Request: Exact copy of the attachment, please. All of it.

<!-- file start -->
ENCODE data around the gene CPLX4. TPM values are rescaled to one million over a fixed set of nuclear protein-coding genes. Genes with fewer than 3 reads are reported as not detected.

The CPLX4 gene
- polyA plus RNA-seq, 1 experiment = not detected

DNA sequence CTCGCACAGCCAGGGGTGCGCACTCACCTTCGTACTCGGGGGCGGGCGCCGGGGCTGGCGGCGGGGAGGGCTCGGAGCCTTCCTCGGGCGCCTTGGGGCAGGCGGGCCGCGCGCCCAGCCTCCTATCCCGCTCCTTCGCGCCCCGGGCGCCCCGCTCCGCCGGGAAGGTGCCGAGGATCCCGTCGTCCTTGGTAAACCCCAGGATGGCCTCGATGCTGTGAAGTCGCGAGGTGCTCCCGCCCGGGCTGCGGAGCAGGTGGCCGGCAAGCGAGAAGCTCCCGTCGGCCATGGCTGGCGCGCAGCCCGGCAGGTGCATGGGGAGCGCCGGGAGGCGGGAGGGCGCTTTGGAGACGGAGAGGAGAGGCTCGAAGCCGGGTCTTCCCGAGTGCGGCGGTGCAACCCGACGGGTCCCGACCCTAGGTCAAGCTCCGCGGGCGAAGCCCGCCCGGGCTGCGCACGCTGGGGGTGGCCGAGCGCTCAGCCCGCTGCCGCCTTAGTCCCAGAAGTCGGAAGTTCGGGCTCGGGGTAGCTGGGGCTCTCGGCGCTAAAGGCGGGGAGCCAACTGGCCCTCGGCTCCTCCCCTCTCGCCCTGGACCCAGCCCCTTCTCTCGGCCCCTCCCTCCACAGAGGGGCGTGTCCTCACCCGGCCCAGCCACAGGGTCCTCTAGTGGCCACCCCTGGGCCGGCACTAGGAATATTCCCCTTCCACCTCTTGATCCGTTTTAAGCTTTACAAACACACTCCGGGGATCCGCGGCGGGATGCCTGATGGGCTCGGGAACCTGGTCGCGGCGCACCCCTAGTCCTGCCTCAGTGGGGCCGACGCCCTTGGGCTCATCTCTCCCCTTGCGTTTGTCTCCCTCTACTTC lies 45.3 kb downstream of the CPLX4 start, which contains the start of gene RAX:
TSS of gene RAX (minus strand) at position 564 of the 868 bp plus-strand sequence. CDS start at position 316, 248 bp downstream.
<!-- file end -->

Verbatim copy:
ENCODE data around the gene CPLX4. TPM values are rescaled to one million over a fixed set of nuclear protein-coding genes. Genes with fewer than 3 reads are reported as not detected.

The CPLX4 gene
- polyA plus RNA-seq, 1 experiment = not detected

DNA sequence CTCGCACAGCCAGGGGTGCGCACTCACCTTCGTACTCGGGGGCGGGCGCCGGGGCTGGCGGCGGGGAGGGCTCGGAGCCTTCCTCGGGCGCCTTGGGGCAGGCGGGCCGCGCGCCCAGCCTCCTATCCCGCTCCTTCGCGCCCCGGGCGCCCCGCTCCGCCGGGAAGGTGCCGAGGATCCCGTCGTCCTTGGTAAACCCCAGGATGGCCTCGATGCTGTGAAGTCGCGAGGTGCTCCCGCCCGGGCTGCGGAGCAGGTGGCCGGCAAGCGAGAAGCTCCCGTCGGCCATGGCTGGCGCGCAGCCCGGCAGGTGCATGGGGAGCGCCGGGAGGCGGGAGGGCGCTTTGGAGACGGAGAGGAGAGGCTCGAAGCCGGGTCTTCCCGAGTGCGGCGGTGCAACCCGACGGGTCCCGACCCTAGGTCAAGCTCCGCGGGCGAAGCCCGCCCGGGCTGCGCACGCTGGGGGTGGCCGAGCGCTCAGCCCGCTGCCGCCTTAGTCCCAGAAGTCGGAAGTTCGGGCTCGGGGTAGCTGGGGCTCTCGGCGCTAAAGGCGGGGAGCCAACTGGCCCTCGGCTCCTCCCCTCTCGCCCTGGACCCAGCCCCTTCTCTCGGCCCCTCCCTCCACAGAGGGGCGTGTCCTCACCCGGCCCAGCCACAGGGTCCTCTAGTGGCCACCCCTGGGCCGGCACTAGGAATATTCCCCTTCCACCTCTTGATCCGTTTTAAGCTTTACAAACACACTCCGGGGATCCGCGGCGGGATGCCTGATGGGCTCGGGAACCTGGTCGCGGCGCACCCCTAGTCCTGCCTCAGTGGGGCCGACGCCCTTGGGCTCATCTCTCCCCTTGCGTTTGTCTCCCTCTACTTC lies 45.3 kb downstream of the CPLX4 start, which contains the start of gene RAX:
TSS of gene RAX (minus strand) at position 564 of the 868 bp plus-strand sequence. CDS start at position 316, 248 bp downstream.